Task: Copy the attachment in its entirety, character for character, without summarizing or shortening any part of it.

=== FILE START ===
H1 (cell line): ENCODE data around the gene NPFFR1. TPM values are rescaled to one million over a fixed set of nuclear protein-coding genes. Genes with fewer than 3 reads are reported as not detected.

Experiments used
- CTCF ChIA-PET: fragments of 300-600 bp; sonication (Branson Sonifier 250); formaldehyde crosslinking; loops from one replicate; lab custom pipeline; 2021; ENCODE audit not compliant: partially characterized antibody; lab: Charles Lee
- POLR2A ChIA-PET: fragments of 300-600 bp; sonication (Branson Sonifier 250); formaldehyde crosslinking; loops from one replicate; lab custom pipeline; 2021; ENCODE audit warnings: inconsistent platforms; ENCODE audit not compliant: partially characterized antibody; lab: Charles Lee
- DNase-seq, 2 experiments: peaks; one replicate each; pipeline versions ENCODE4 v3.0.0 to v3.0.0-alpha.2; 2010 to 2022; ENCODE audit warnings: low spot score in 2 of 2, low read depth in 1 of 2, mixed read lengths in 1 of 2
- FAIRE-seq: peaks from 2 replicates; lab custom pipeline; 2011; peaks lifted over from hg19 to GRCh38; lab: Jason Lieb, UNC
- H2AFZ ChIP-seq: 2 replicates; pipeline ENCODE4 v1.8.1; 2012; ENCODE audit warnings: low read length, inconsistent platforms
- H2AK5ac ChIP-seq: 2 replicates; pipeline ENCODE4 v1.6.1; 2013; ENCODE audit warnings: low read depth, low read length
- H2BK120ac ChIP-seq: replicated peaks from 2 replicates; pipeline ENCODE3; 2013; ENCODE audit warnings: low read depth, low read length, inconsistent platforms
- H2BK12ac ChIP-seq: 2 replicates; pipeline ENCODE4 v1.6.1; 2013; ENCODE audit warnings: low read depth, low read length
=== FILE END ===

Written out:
H1 (cell line): ENCODE data around the gene NPFFR1. TPM values are rescaled to one million over a fixed set of nuclear protein-coding genes. Genes with fewer than 3 reads are reported as not detected.

Experiments used
- CTCF ChIA-PET: fragments of 300-600 bp; sonication (Branson Sonifier 250); formaldehyde crosslinking; loops from one replicate; lab custom pipeline; 2021; ENCODE audit not compliant: partially characterized antibody; lab: Charles Lee
- POLR2A ChIA-PET: fragments of 300-600 bp; sonication (Branson Sonifier 250); formaldehyde crosslinking; loops from one replicate; lab custom pipeline; 2021; ENCODE audit warnings: inconsistent platforms; ENCODE audit not compliant: partially characterized antibody; lab: Charles Lee
- DNase-seq, 2 experiments: peaks; one replicate each; pipeline versions ENCODE4 v3.0.0 to v3.0.0-alpha.2; 2010 to 2022; ENCODE audit warnings: low spot score in 2 of 2, low read depth in 1 of 2, mixed read lengths in 1 of 2
- FAIRE-seq: peaks from 2 replicates; lab custom pipeline; 2011; peaks lifted over from hg19 to GRCh38; lab: Jason Lieb, UNC
- H2AFZ ChIP-seq: 2 replicates; pipeline ENCODE4 v1.8.1; 2012; ENCODE audit warnings: low read length, inconsistent platforms
- H2AK5ac ChIP-seq: 2 replicates; pipeline ENCODE4 v1.6.1; 2013; ENCODE audit warnings: low read depth, low read length
- H2BK120ac ChIP-seq: replicated peaks from 2 replicates; pipeline ENCODE3; 2013; ENCODE audit warnings: low read depth, low read length, inconsistent platforms
- H2BK12ac ChIP-seq: 2 replicates; pipeline ENCODE4 v1.6.1; 2013; ENCODE audit warnings: low read depth, low read length